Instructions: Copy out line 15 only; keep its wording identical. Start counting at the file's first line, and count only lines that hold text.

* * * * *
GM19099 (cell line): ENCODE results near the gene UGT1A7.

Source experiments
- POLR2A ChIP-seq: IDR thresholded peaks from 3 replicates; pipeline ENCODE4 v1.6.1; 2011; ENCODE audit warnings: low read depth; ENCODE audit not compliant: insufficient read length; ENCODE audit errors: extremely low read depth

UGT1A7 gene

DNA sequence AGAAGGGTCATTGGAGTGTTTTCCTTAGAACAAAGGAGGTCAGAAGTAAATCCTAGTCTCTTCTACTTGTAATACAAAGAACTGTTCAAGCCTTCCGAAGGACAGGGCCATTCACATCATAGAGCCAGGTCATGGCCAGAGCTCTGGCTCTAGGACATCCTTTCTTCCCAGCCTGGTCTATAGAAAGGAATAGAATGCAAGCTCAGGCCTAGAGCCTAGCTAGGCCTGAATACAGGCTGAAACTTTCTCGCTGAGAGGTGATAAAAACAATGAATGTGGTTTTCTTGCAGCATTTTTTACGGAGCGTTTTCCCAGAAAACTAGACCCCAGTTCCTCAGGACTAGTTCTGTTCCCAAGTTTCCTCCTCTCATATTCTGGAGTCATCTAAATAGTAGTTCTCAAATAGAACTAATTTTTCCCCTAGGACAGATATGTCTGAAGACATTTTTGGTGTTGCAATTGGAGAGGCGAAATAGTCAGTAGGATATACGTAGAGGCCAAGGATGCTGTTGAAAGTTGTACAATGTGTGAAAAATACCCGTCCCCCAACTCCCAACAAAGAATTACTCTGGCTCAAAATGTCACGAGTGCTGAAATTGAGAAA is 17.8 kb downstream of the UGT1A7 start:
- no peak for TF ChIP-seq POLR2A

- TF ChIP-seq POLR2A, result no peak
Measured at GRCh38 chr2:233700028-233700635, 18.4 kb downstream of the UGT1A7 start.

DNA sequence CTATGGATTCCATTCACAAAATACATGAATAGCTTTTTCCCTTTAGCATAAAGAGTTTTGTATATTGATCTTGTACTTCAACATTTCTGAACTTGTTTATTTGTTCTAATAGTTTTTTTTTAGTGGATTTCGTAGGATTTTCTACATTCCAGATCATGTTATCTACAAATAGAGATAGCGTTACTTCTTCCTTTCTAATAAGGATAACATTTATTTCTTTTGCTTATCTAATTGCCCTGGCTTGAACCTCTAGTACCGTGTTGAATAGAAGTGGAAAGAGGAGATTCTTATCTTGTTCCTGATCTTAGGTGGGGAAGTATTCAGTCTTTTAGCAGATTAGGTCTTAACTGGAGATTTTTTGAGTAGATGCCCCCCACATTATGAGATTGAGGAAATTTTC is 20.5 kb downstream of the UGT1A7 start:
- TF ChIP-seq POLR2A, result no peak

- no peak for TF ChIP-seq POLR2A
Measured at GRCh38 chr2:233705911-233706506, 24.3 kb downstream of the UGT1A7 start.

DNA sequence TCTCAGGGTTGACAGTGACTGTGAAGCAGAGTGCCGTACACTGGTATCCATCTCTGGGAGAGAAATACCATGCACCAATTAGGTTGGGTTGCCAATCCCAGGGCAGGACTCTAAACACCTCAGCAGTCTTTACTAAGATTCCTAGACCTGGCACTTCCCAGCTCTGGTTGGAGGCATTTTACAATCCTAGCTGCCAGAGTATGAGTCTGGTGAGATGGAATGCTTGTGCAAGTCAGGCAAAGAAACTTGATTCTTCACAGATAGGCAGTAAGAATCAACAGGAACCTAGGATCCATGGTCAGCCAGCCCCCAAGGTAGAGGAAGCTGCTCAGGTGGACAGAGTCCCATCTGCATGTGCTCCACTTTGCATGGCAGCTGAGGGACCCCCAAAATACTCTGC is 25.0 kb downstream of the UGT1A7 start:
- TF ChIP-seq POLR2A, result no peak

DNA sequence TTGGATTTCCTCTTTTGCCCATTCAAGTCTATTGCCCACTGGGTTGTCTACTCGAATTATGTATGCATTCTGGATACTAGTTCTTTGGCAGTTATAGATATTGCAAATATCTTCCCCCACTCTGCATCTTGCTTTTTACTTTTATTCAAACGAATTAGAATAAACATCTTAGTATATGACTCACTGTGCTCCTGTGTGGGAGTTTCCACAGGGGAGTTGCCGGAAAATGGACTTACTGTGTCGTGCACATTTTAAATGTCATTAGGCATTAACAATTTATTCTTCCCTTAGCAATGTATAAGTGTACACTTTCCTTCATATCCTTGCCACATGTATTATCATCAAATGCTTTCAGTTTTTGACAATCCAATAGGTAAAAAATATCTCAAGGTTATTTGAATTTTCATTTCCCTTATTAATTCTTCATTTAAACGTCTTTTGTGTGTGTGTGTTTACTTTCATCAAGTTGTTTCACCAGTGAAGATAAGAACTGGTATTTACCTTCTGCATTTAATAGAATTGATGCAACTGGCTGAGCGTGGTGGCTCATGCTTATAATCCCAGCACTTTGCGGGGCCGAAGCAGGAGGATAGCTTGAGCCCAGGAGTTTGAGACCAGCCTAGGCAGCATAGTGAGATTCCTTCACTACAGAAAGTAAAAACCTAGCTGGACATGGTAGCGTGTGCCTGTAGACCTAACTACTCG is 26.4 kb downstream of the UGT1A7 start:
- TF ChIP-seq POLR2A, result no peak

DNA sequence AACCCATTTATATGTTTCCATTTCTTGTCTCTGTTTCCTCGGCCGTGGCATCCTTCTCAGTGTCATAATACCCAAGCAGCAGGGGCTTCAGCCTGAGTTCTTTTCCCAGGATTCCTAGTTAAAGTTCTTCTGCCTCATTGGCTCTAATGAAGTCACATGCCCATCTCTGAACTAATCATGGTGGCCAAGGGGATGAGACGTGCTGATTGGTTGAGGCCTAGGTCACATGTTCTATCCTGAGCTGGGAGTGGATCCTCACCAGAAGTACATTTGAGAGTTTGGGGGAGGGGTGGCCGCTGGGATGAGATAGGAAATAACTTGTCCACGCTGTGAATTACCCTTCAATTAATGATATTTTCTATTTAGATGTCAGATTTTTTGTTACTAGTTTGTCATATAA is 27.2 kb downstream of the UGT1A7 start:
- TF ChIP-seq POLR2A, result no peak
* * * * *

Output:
DNA sequence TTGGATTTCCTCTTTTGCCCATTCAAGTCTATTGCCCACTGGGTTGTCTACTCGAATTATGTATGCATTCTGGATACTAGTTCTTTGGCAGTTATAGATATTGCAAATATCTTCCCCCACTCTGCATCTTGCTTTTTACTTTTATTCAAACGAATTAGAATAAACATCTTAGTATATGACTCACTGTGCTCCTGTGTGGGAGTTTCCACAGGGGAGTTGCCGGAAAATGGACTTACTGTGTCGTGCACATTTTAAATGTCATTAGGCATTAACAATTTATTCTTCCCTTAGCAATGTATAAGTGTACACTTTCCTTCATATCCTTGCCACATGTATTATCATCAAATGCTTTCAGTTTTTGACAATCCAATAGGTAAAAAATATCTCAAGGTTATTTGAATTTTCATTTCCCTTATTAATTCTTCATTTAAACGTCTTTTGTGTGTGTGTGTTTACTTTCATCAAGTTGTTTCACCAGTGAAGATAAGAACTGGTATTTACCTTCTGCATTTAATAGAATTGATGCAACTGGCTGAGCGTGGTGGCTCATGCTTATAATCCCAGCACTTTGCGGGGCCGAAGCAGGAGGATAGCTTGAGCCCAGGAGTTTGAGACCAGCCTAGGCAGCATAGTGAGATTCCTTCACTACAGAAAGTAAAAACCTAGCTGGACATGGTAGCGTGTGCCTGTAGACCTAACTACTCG is 26.4 kb downstream of the UGT1A7 start: